Trying to forge a strong beginning for a startup is a hard and demanding task. In the quest for startup nirvana, startup founders find an invaluable ally in incubators and accelerators. In fact, it is
Trying to forge a strong beginning for a startup is a hard and demanding task. In the quest for startup nirvana, startup founders find an invaluable ally in incubators and accelerators. In fact, it is no rare event that such founders often seek the help and guidance of the latter.
It is common misnomer to find the terms incubator and accelerator being used interchangeably. But there is a great deal of difference between the two. So today I present to you the great face-off between accelerators and incubators, both vying for the coveted spot of being the startup founder’s best friend.
For early-stage enterprises, both accelerators and incubators are great opportunities to grow and develop. The owners get crucial guidance on the different aspects of running their business and many avenues open up for them in terms of getting funding, including those from the holy grail of the startup world - Venture Capitalists.
Faster vs. Foster
The basic difference between the two warring clans vying for startup glory lies in the objectives that the two types of programs seek to promote. Accelerators are usually for existing companies that aim for fast or accelerated growth.
On the other hand, incubators foster disruptive ideas and try to turn them into a profitable company by working out a business model suitable for the idea. Incubators can be said to stand for initial innovation while accelerators prove to be essential in scaling the business.
Set in Stone vs. Seeding
The program structures of accelerators are something akin to being set in stone. They tend to have a fixed frame of time which might be in the range of a few weeks to a few months. During this time the startups get professional help from mentors in laying the foundation stone of a solid business and also take proactive measures to prevent problems that might occur along the road.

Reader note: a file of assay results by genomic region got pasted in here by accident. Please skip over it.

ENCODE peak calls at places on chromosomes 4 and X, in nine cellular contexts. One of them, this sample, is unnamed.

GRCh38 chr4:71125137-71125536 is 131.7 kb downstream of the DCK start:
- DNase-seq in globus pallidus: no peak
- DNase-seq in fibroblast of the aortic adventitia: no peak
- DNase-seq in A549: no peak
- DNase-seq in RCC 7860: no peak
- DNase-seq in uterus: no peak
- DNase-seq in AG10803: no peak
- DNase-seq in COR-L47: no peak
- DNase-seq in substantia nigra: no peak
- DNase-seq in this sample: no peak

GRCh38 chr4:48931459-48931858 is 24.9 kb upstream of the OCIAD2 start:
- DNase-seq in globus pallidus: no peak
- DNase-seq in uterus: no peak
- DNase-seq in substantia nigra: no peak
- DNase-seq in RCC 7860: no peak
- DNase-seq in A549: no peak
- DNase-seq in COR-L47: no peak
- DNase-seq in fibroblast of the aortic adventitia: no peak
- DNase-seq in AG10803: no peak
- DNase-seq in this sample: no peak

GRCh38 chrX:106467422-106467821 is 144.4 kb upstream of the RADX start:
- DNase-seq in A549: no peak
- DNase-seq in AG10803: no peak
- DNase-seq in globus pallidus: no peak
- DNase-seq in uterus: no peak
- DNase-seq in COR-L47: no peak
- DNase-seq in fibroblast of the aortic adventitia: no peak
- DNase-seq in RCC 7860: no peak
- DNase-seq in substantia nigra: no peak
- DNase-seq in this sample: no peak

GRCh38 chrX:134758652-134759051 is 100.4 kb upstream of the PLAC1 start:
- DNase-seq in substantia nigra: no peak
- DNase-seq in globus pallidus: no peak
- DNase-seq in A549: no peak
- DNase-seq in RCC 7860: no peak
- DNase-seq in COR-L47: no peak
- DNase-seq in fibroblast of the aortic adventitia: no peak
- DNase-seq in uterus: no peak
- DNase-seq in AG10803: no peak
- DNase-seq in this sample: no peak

Against this, incubators pit early-stage involvement the formation and functioning of startups. The focus is less on structure but more on seeding the right circumstances for innovative businesses to flourish.
Apply vs. Acquaint
The acceleration process starts with applications, with the best accelerators rarely taking in more than 2% of the startups wishing to pursue the program.
On the other hand, incubators mostly work with companies they are already acquainted with, and try to realize the vision behind their innovative ideas, though truth be told, incubators sometimes too adopt the application path.
Resources vs. Room
When you are selected for an accelerator, you can expect to receive a small amount of seed investment. Plus, you get access to an often-large pool of mentors. Accelerators expect you to dilute a percentage of your equity. But the piece of the pie in case of accelerators is really the network of mentors you forge connections with.
The case is not the same for incubators. Incubators typically require businesses to relocate physically to a particular geographic area. You get a shared co-working space where you happily work away to success alongside other startups similar to yours. Incubators also often offer month to month programs on leasing and give crucial access to the local community. It is not as if accelerators do not provide working spaces, but the fact remains that most do not. It is not unlikely even to see incubators offering marketing, accounting assistance besides helping in pitching and getting access to funds of different sorts.
The End of It All
The concept of demonstration day is something that is unique to an accelerator. After your program at an accelerator has come to a close, there is a pitch event where you and your cohorts demonstrate your product or service in the full glare of investors and the media.
The end word, however, rests with the startup, as these two programs are just another means of nurturing great ideas and industry.